15. Wouldn't it be cool to use, in place of the banana puree, a caramelised banana flambe puree? Maybe something like, caramelise some sugar, deglaze with butter, add diced banana and sautee, flambee with some rum, process to a puree while still hot, add the gelatin, let cool then add whipped cream. I guess it would go something like: 100g sugar 50g butter 500g diced banana 80-100g rum Vanilla (optional) 12g gelatin (150 bloom) soaked in 60g water 500g whipped cream So the method goes: Caramelise the sugar to a deep caramel. Add the butter and then diced bananas. Cook over medium heat 4-5 minutes. Add rum and flambe. Let cool slightly then puree. Reweigh 500g then add the gelatin. Allow gelatinised banana puree (doesn't that sound appetising ) to cool to the point it thickens slightly then incorporate the whipped cream. The recipe is a slightly heavy on gelatin to allow room for error in case that the whipped cream is deflated excessively while incorporating or that the bananas haven't been sauteed enough to evapourate enough of the water. If those requirements are met, the gelatin content could be dropped to 10g for a more tender mousse.
  16. Obtain/maintain the emulsion: if water droplets, you have areas of high active water in the ganache. Beware of humid environments, repeated exposure to humid environments can cause moisture to accumulate between the shell and the ganache, creating a high active water zone. Boil your sugars with your cream. Sterilise your equipment before use. Use a sous vide (if using, make sure to sterilise the suction tube too). Increase the sugar content of your ganache (which decreases Aw). Minimise dairy fat content (dairy fats go rancid reasonably quickly) or use clarified butter (texture will change though). Minimise changes of introduct of foreign matter (eg dust while waiting for fillings to set before placing cap on).
  17. It shouldn't really be necessary for you to get a refractometer or hydrometer. Normally you can reach the right density by bringing X quantity of sugar to the boil with Y quantity of water. I don't have a table of conversions with me so I can't give you the ratio for the density that you want but I'm sure someone can chime in with that. Off the top of my head I think such a table existed in Bo Friberg's 'Professional Pastrychef'.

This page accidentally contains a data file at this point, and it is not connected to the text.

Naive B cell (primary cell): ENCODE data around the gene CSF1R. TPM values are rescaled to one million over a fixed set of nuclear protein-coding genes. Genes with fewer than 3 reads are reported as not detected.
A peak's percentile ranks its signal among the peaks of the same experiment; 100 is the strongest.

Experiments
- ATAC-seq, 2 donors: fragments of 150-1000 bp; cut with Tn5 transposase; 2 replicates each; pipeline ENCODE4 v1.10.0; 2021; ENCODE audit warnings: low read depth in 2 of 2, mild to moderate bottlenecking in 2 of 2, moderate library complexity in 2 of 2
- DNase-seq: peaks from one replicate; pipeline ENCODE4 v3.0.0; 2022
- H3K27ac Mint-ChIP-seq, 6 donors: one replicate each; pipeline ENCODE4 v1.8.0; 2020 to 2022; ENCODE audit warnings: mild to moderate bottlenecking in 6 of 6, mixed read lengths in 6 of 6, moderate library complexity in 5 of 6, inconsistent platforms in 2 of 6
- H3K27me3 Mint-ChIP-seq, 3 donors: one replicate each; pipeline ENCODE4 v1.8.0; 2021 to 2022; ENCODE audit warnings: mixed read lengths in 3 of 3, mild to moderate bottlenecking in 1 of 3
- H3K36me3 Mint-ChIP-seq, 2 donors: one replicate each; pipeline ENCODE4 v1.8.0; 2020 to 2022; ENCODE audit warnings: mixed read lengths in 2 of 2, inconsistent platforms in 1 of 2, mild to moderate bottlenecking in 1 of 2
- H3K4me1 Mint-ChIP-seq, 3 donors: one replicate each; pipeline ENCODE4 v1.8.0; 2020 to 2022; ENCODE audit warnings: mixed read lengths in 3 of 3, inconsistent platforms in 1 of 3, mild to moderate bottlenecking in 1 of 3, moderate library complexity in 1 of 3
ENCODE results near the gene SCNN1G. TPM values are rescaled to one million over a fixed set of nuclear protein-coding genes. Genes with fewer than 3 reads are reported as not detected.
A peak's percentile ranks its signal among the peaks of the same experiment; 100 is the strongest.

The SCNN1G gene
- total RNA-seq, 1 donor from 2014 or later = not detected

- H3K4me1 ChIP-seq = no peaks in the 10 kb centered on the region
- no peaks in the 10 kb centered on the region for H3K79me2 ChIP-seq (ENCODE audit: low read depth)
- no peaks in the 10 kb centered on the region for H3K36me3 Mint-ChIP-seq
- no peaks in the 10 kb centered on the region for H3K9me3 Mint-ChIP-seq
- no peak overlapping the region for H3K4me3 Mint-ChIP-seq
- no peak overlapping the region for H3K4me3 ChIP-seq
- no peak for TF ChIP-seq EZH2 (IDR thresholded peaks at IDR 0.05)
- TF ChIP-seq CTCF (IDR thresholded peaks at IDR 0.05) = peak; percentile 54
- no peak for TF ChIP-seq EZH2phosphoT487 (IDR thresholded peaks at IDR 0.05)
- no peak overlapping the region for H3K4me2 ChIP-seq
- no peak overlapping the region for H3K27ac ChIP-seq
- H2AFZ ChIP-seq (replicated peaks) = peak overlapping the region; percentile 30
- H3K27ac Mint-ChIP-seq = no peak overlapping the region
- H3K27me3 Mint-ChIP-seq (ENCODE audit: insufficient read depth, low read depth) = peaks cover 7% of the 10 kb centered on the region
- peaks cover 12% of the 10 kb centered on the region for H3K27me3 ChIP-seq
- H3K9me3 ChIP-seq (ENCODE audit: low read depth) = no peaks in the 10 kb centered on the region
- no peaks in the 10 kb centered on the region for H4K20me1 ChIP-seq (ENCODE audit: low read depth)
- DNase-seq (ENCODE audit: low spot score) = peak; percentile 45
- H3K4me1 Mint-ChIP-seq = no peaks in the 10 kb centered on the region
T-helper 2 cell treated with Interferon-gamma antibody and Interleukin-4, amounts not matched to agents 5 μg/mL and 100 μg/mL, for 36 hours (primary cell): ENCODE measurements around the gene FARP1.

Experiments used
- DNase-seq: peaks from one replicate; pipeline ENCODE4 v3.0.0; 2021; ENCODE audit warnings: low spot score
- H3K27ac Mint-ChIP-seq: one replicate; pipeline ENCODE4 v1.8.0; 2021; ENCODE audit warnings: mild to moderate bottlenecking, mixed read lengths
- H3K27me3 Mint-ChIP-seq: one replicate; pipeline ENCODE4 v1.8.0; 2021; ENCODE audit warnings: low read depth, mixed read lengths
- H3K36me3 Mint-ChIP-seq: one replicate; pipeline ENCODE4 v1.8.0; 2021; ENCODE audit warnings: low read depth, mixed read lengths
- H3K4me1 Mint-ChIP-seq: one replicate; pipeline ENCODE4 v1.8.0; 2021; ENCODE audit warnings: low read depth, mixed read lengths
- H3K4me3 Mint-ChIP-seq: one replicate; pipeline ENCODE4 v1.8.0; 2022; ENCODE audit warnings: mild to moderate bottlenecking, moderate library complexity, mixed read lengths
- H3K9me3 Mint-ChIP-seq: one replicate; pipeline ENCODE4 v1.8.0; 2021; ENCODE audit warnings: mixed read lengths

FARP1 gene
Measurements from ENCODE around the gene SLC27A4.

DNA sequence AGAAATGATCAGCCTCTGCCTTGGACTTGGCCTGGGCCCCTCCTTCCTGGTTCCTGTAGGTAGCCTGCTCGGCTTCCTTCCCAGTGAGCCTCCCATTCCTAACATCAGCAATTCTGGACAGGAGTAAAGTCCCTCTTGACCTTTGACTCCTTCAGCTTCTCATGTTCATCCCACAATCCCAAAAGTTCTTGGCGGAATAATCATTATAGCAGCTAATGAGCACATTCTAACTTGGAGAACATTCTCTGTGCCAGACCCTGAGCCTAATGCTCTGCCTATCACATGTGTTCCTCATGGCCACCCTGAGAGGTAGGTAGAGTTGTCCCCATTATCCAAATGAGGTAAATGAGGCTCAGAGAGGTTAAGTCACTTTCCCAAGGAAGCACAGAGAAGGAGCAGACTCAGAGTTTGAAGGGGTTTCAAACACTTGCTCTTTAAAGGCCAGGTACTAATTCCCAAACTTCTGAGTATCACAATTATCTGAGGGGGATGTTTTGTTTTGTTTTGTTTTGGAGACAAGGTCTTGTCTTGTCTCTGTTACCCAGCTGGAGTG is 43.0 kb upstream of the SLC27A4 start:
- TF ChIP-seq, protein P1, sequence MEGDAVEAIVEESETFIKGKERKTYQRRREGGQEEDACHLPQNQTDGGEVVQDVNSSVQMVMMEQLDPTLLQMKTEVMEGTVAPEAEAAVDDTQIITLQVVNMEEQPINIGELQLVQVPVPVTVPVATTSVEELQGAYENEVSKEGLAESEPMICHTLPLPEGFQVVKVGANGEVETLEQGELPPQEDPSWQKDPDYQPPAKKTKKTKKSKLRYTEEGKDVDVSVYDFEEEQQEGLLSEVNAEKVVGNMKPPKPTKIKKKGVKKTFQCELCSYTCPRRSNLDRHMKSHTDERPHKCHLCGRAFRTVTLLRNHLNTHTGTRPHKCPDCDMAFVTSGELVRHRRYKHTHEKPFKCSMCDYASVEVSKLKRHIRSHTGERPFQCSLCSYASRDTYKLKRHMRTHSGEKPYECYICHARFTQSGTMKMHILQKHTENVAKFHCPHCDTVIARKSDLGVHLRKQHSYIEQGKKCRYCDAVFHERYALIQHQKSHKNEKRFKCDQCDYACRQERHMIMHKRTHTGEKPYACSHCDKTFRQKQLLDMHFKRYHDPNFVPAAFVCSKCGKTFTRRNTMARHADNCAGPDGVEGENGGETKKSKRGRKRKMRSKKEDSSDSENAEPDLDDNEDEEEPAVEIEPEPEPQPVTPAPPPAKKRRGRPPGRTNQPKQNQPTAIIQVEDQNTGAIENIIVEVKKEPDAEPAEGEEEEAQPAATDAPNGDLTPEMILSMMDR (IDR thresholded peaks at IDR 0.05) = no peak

18. Try adding good quality instant coffee. There's a very small amount of moisture in gianduja though (next to nothing) so it may be worth grinding as finely as possible so that it's more mixed in. Alternatively, a coffee extract that isn't water-based?
  19. Hi everyone, The Lenotre group, mostly known for their awesome patisserie, have reached Australia. If I remember rightly, they're a part of the Accor group, which runs Sofitel, and was introduced at the start of last year in the Hotel Sofitel in Sydney. I'm not sure how long ago, but they're also come to Melbourne now. I'd love to go sometime but am overseas but would love to hear what it's like. Has anyone been?
  20. Cream has a little less than 65% water, 35% dry mass (fat). Passionfruit puree, non-reduced, has 84% water and 16% dry mass, and when reduced by half, has 72% water and 28% dry mass. From the example Greweling recipe, you could take the 290g cream with 100g dry mass and 190g water and replace it with 250g of passionfruit reduction which has 180g water and 70g dry mass as well as 40g butter with 7.2g dry mass and 32.8g of dry mass (fat). The difference with the recipe now though is that you have a larger sugar content (fructose) and a lower fat mass but a similar %age water, which isn't the same thing as Aw level. If you wanted, you could try substituting clarified butter instead of normal butter to increase the fat level and lower the water level but then you'd have a thinner ganache as you can't get the creamy texture you get by adding unmelted warm butter to a caramel at 30-32C. I'm trying to understand how to calculate theoretical Aw levels but it's still quite unclear.
  21. HQAntithesis


    The glucose 'recipe' was one given to me while in school and I've really not bothered to think about it too much till now. I guess my take on it is that isomalt opacifies as a result of moisture while glucose doesn't. So adding glucose does increase the hygroscopicity of the piece, but also increases the overall tolerance to humidity (visually).
  22. HQAntithesis


    Are you in a high humidity area iii? If so, try adding glucose to your isomalt. Bring 1kg of isomalt to 170C, add 100g of hot glucose, bring it back to 170C. Let cool, then pour. The glucose should add some moisture protection. I'm sorry I don't understand what you mean about the sharp edge bubble isomalt.
  23. HQAntithesis


    Isomalt, poured hot, onto silicon will cause those bubbles to appear. The idea is to pour it when it's as cold as possible but still manageable. You may still get bubbles but a quick pass over with a blow torch will cause those to disappear. Poured isomalt or sugar tends to take on the appearance of the contact surface too, so it may be worth getting something like this. I suppose it's just a heat resistance piece of vinyl but I'm not too sure. I do know though, that if you're going to do that, that you really want a piece of baking paper between the vinyl and the table/workspace... I learned that the hard way .
  24. They speak French in Switzerland don't they (I can't remember ). If they do though, try looking for it under the name 'levure chimique'. Levure is yeast, so levure chimique translates to something like chemical yeast, aka baking powder.
  25. The shelf life indicated on Callebaut's website say 2 years after production date and 1 year after production date for Mycryo. http://www.callebaut.com/en/3305